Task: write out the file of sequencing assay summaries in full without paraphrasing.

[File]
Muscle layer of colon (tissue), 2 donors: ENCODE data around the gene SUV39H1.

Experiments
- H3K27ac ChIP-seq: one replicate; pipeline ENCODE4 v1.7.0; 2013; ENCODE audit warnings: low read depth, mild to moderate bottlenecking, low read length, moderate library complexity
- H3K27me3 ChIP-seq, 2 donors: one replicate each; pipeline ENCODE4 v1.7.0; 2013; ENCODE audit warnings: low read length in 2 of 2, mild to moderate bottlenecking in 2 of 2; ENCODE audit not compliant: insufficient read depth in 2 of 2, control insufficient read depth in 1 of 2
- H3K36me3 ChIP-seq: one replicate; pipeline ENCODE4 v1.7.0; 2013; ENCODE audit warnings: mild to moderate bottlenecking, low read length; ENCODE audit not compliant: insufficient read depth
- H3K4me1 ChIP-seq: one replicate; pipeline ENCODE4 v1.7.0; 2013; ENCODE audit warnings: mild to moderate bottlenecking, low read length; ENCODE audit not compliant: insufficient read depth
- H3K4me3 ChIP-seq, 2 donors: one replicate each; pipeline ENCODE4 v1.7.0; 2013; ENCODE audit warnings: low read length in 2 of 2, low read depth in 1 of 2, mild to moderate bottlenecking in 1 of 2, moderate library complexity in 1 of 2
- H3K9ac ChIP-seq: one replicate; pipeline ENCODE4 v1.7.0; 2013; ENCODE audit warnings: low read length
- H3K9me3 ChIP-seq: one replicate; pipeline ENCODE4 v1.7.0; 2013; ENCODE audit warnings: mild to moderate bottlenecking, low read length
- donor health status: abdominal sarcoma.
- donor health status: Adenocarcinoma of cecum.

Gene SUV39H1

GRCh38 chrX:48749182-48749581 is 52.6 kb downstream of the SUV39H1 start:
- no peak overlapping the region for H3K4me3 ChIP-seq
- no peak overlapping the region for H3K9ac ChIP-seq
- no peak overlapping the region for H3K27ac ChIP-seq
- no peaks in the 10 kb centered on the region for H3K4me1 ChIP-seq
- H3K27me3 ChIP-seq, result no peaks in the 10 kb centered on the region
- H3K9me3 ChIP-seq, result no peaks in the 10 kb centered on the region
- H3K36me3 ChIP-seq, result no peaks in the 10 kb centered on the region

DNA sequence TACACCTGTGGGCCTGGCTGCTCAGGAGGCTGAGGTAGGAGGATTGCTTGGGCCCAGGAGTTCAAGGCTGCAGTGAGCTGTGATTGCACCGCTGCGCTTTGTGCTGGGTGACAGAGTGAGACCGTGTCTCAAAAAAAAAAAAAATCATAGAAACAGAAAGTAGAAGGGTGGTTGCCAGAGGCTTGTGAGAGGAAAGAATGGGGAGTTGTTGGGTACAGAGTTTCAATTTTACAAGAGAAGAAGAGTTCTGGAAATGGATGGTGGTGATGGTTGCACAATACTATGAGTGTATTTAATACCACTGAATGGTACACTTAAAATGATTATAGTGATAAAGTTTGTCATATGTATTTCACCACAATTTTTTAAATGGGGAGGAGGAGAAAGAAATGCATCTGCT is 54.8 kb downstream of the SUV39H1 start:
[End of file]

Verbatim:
Muscle layer of colon (tissue), 2 donors: ENCODE data around the gene SUV39H1.

Experiments
- H3K27ac ChIP-seq: one replicate; pipeline ENCODE4 v1.7.0; 2013; ENCODE audit warnings: low read depth, mild to moderate bottlenecking, low read length, moderate library complexity
- H3K27me3 ChIP-seq, 2 donors: one replicate each; pipeline ENCODE4 v1.7.0; 2013; ENCODE audit warnings: low read length in 2 of 2, mild to moderate bottlenecking in 2 of 2; ENCODE audit not compliant: insufficient read depth in 2 of 2, control insufficient read depth in 1 of 2
- H3K36me3 ChIP-seq: one replicate; pipeline ENCODE4 v1.7.0; 2013; ENCODE audit warnings: mild to moderate bottlenecking, low read length; ENCODE audit not compliant: insufficient read depth
- H3K4me1 ChIP-seq: one replicate; pipeline ENCODE4 v1.7.0; 2013; ENCODE audit warnings: mild to moderate bottlenecking, low read length; ENCODE audit not compliant: insufficient read depth
- H3K4me3 ChIP-seq, 2 donors: one replicate each; pipeline ENCODE4 v1.7.0; 2013; ENCODE audit warnings: low read length in 2 of 2, low read depth in 1 of 2, mild to moderate bottlenecking in 1 of 2, moderate library complexity in 1 of 2
- H3K9ac ChIP-seq: one replicate; pipeline ENCODE4 v1.7.0; 2013; ENCODE audit warnings: low read length
- H3K9me3 ChIP-seq: one replicate; pipeline ENCODE4 v1.7.0; 2013; ENCODE audit warnings: mild to moderate bottlenecking, low read length
- donor health status: abdominal sarcoma.
- donor health status: Adenocarcinoma of cecum.

Gene SUV39H1

GRCh38 chrX:48749182-48749581 is 52.6 kb downstream of the SUV39H1 start:
- no peak overlapping the region for H3K4me3 ChIP-seq
- no peak overlapping the region for H3K9ac ChIP-seq
- no peak overlapping the region for H3K27ac ChIP-seq
- no peaks in the 10 kb centered on the region for H3K4me1 ChIP-seq
- H3K27me3 ChIP-seq, result no peaks in the 10 kb centered on the region
- H3K9me3 ChIP-seq, result no peaks in the 10 kb centered on the region
- H3K36me3 ChIP-seq, result no peaks in the 10 kb centered on the region

DNA sequence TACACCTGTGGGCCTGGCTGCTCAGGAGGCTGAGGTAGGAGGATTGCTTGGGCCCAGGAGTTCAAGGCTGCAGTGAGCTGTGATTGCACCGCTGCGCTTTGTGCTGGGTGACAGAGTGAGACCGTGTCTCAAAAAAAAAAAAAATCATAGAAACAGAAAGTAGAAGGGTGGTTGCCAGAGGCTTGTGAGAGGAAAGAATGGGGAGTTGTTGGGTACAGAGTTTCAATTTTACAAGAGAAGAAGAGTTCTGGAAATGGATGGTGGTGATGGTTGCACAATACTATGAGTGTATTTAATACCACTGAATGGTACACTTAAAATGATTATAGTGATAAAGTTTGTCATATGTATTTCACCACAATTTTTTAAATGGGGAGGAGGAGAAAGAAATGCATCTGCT is 54.8 kb downstream of the SUV39H1 start: